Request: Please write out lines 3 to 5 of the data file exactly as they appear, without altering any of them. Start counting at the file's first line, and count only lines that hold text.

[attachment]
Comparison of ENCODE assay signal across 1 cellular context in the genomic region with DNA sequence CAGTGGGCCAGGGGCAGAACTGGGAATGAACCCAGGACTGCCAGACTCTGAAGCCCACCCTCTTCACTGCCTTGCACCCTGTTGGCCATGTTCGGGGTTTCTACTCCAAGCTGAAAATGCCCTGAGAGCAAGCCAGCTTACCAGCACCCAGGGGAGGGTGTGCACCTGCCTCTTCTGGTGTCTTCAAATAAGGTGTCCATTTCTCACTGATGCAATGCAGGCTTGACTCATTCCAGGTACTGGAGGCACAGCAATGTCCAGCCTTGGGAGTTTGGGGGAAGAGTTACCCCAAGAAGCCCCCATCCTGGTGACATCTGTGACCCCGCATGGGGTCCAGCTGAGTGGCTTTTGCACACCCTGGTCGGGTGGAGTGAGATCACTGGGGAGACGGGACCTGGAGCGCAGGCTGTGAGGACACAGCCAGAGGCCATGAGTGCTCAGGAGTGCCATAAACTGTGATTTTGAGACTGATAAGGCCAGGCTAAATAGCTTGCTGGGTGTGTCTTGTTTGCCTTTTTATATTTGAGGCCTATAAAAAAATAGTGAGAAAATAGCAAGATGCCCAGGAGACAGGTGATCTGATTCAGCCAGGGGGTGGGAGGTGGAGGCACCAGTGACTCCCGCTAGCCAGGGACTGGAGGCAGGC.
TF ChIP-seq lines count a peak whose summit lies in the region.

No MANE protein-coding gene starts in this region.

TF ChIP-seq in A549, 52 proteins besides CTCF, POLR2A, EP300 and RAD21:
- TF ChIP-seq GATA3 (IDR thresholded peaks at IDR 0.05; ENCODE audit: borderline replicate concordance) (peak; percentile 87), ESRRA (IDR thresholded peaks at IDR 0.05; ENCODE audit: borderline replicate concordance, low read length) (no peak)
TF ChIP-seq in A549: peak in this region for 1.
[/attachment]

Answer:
No MANE protein-coding gene starts in this region.

TF ChIP-seq in A549, 52 proteins besides CTCF, POLR2A, EP300 and RAD21:
- TF ChIP-seq GATA3 (IDR thresholded peaks at IDR 0.05; ENCODE audit: borderline replicate concordance) (peak; percentile 87), ESRRA (IDR thresholded peaks at IDR 0.05; ENCODE audit: borderline replicate concordance, low read length) (no peak)